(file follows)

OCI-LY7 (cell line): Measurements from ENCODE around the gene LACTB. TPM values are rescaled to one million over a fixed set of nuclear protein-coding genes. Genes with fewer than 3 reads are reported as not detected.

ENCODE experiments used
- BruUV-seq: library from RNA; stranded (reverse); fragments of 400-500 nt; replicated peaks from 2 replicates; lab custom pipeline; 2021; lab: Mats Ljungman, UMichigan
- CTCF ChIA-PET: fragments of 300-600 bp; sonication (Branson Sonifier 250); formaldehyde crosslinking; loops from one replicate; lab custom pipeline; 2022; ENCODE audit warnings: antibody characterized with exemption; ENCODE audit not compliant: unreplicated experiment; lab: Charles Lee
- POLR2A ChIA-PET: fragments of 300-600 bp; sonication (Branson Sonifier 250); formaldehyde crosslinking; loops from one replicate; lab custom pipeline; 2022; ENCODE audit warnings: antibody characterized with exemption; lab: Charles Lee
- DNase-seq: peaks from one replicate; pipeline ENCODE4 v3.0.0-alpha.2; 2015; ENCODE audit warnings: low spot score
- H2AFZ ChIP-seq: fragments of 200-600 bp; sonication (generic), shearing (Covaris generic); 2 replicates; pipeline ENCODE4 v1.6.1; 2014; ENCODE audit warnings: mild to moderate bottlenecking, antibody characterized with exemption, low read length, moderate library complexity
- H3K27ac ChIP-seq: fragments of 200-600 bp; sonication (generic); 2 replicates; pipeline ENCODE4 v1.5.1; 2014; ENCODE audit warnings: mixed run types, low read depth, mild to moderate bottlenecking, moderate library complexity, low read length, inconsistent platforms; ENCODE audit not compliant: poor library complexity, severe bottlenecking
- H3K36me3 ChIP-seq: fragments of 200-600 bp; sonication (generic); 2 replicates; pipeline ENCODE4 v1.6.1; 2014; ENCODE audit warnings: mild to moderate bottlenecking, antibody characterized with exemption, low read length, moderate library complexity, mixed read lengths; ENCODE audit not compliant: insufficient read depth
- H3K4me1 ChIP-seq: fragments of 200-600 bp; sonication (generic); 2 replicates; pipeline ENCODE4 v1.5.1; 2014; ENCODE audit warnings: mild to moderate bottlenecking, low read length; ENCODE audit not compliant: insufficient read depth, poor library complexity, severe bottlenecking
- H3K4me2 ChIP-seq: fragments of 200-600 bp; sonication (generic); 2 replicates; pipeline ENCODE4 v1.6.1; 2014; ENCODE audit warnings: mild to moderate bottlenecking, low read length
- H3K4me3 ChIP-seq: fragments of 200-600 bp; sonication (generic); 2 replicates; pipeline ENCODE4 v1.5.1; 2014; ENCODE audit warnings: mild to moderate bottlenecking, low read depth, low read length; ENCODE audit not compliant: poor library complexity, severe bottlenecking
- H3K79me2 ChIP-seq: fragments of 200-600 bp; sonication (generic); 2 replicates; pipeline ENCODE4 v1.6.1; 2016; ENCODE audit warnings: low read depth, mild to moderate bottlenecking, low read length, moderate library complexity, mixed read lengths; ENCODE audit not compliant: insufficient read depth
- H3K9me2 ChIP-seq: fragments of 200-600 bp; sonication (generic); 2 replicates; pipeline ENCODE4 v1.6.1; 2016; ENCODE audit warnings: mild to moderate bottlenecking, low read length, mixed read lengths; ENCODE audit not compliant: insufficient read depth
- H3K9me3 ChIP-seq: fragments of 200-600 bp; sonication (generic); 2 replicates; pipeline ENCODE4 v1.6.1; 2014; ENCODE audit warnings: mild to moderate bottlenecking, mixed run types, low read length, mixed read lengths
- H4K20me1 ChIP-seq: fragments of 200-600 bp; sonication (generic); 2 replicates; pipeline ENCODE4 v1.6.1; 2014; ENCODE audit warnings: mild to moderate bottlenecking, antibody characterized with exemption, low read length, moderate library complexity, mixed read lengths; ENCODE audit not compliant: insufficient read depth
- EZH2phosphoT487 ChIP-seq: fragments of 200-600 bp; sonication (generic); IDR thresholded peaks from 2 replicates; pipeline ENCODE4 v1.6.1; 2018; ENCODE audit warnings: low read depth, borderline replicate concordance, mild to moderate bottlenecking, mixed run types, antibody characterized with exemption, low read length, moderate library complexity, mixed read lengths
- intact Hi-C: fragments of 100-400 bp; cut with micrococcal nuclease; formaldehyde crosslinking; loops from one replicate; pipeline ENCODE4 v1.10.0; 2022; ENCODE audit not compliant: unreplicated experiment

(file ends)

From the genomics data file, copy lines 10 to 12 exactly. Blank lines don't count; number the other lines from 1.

- H3K4me1 ChIP-seq: fragments of 200-600 bp; sonication (generic); 2 replicates; pipeline ENCODE4 v1.5.1; 2014; ENCODE audit warnings: mild to moderate bottlenecking, low read length; ENCODE audit not compliant: insufficient read depth, poor library complexity, severe bottlenecking
- H3K4me2 ChIP-seq: fragments of 200-600 bp; sonication (generic); 2 replicates; pipeline ENCODE4 v1.6.1; 2014; ENCODE audit warnings: mild to moderate bottlenecking, low read length
- H3K4me3 ChIP-seq: fragments of 200-600 bp; sonication (generic); 2 replicates; pipeline ENCODE4 v1.5.1; 2014; ENCODE audit warnings: mild to moderate bottlenecking, low read depth, low read length; ENCODE audit not compliant: poor library complexity, severe bottlenecking